Lodgings in Minnesota state parks
Surrounded by nature, a lucky few sleep in relative luxury.
© Beth Gauper
Two practice greens form the front yard of Fort Ridgely's golf chalet guesthouse.
If you don't have a cabin of your own, Minnesota has one you can borrow.
Some really are cabins, but others are houses, complete with two-car garages, like the one at Bear Head Lake State Park, previously occupied by the park manager.
Some were private houses that have been renovated, like the Illgen Falls Cabin in Tettegouche State Park.
There's something for everyone in Itasca State Park: rooms in a historic lodge, classic cabins, motel-style rooms and modern suites with cable and air conditioning. It doesn't have camper cabins, but you'll find those at more than two dozen other Minnesota state parks.
No matter what kind of "cabin'' it is, it's a good deal, because we all know what counts: Location, location, location. You're a lucky lodger when a state park is at your doorstep. So, needless to say, reserve early.
For more about camper cabins in Minnesota and around the region, see A roof in the woods.
For more about inexpensive group lodgings in Minnesota and around the Upper Midwest, see Cabins for a crowd.
For more about privately owned vintage lodgings, see Classic Minnesota lodges.
Reservations: They can be made a year in advance online or at 866-857-2757; reservation fee is $7-$10.
A week's stay is the best deal, with many rates offering seven days for the price of six.
On the first day of availability, reservations can be made starting at 8 a.m. Central Standard Time; after the first day, they can be made on-line 24 hours a day.
© Beth Gauper
There's a waterfall in the backyard of the Illgen Falls Cabin in Tettegouche State Park.
What to bring: Except for lodgings at Itasca's Douglas Lodge, guests must bring their own bedding, towels and bath soap and clean the cabin before they leave.
Kitchens often but not always include plates, pans and utensils. Salt, dishwashing soap and coffee filters may be available, but don’t count on it.
For more, see What to bring to a rented cabin.
For more, see Cabin on a waterfall.
The four cabins on Tettegouche’s Mic Mac Lake rent for $120-$160; Cabin B, which is right on the lake, is most popular at $160.
Cabins have fully equipped kitchens but no running water; there’s a nice central shower house and a lodge with wood stove. They’re also popular in winter.
For more, see Heirs to a hideaway.
Camden, in the southwest corner of the state, rents the 1935 Redwood Lodge, which has three bedrooms and two baths and sleeps eight.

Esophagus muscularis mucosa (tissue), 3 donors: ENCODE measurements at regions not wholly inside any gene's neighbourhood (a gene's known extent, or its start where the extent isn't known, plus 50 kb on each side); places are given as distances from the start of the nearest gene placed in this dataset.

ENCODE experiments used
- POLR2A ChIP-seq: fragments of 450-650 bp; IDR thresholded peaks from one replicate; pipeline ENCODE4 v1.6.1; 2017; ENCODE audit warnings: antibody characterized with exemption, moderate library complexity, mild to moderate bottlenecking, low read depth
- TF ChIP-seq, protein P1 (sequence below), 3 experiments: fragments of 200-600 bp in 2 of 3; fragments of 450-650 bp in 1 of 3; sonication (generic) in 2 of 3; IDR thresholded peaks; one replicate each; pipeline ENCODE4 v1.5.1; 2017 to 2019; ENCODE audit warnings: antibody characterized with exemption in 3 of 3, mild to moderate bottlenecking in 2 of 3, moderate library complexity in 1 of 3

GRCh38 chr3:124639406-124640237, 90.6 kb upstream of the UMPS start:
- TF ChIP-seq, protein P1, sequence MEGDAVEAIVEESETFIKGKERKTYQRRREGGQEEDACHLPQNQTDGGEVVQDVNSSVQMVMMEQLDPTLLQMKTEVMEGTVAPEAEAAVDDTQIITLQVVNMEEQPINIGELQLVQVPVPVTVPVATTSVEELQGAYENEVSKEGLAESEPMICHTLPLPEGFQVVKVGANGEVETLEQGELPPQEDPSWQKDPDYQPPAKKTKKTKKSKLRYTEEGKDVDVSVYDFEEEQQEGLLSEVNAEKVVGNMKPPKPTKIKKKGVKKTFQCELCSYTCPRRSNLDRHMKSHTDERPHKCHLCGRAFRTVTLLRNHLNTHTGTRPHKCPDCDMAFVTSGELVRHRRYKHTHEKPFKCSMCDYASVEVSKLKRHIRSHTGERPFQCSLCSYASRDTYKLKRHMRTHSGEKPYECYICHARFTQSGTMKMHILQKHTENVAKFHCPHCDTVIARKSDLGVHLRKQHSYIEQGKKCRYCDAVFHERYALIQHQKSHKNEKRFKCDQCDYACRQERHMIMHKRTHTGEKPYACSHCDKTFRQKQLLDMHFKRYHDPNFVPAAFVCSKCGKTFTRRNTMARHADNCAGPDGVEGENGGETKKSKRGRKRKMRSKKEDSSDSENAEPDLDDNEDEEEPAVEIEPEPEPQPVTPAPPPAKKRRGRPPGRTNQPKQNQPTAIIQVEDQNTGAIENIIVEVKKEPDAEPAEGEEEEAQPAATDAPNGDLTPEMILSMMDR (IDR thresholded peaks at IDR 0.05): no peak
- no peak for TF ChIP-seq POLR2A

It has air conditioning, a gas fireplace, a screen front porch and a patio and rents for $230.
Near Ely, Bear Head Lake's guesthouse has three bedrooms and two baths and sleeps 10, $160.
For more, see Ensconced in Ely.
For more, see A Minnesota snow sampler.
© Beth Gauper
The Wild River State Park guesthouse has a wood-burning fireplace and is close to ski trails.
St. Croix State Park also has six cabins with half-baths and kitchenettes that sleep two, $75, that are open from mid-May to mid-September.
West of Duluth and north of Mille Lacs, Savanna Portage's guesthouse has one bedroom and sleeps six, $115.
Near Taylors Falls, Wild River's guesthouse has two bedrooms and a wood-burning fireplace and sleeps six, $120.
For more, see Snug on the St. Croix.
At Itasca, suites in Douglas Lodge are $145; guest rooms with shared baths are $85. The 12 two-room Four-Seasons Suites have kitchenettes, cable and air conditioning, $150 (in winter, when they're the only park lodgings open, they're $105).
Rooms in a four-plex have fireplaces and bathrooms, $105.
The 1910 Clubhouse has 10 bedrooms and rents for $495. The two-bedroom Historic East Cabin has a fireplace, heat and air-conditioning, $215.
The Itasca Ozawindib Lake Cabin sleeps up to eight and is $200 for four; bring bedding.
Bear Paw housekeeping cabins sleep four and have a toilet but
no shower, $115. Douglas Lodge cabins of various sizes with no kitchen (some have
fireplace and screened porch) are $140-$225.
For more on Itasca and its lodgings, see The people's park.
© Beth Gauper
In Itasca State Park, the Douglas Lodge has been housing visitors since 1905, when it was known as "a jewel standing in mud.''
The three-bedroom Black Bear Guesthouse sleeps 10 in four queen beds and a futon and rents for $300. The two-bedroom Lone Wolf Cabin sleeps four in two queen beds and rents for $200.
West of New Ulm above the Minnesota River, Fort Ridgely rents a chalet on the golf course for $80 a night. It sleeps 14 on the floor, though eight would be more comfortable. There's a full kitchen, and bathrooms with shower on the lower level.
The park also rents a farmhouse that sleeps six, $70. It's air-conditioned but not heated, and it has only a small refrigerator. Showers are at the nearby Equestrian Campground.
There are 92 of them in 27 Minnesota state parks, renting for $60-$70 with electricity and $55-$65 without, plus $8.50 reservation fee.
None has running water, and cooking is outside. Pets are not allowed in the cabins.
For more, see A roof in the woods.
Vehicle fees: Overnight guests also pay a vehicle fee of $7 daily or $35 for an annual pass.
Last updated on February 12, 2020